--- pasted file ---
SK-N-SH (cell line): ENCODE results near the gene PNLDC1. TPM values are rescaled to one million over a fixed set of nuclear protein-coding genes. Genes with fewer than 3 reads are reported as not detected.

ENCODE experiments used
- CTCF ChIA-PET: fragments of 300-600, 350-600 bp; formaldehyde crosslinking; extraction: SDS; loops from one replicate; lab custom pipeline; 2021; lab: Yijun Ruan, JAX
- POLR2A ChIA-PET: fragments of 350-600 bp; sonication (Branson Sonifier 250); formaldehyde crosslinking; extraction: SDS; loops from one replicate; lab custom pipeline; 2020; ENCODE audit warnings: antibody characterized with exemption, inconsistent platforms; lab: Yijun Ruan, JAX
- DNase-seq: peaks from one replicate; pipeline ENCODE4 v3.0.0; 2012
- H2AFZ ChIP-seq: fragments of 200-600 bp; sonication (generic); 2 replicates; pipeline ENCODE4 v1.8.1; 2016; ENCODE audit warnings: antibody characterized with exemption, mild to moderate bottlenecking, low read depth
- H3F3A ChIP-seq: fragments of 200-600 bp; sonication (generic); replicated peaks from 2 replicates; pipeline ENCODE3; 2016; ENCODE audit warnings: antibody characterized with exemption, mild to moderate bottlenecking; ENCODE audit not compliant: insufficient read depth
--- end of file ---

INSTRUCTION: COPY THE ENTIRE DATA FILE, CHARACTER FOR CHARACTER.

SK-N-SH (cell line): ENCODE results near the gene PNLDC1. TPM values are rescaled to one million over a fixed set of nuclear protein-coding genes. Genes with fewer than 3 reads are reported as not detected.

ENCODE experiments used
- CTCF ChIA-PET: fragments of 300-600, 350-600 bp; formaldehyde crosslinking; extraction: SDS; loops from one replicate; lab custom pipeline; 2021; lab: Yijun Ruan, JAX
- POLR2A ChIA-PET: fragments of 350-600 bp; sonication (Branson Sonifier 250); formaldehyde crosslinking; extraction: SDS; loops from one replicate; lab custom pipeline; 2020; ENCODE audit warnings: antibody characterized with exemption, inconsistent platforms; lab: Yijun Ruan, JAX
- DNase-seq: peaks from one replicate; pipeline ENCODE4 v3.0.0; 2012
- H2AFZ ChIP-seq: fragments of 200-600 bp; sonication (generic); 2 replicates; pipeline ENCODE4 v1.8.1; 2016; ENCODE audit warnings: antibody characterized with exemption, mild to moderate bottlenecking, low read depth
- H3F3A ChIP-seq: fragments of 200-600 bp; sonication (generic); replicated peaks from 2 replicates; pipeline ENCODE3; 2016; ENCODE audit warnings: antibody characterized with exemption, mild to moderate bottlenecking; ENCODE audit not compliant: insufficient read depth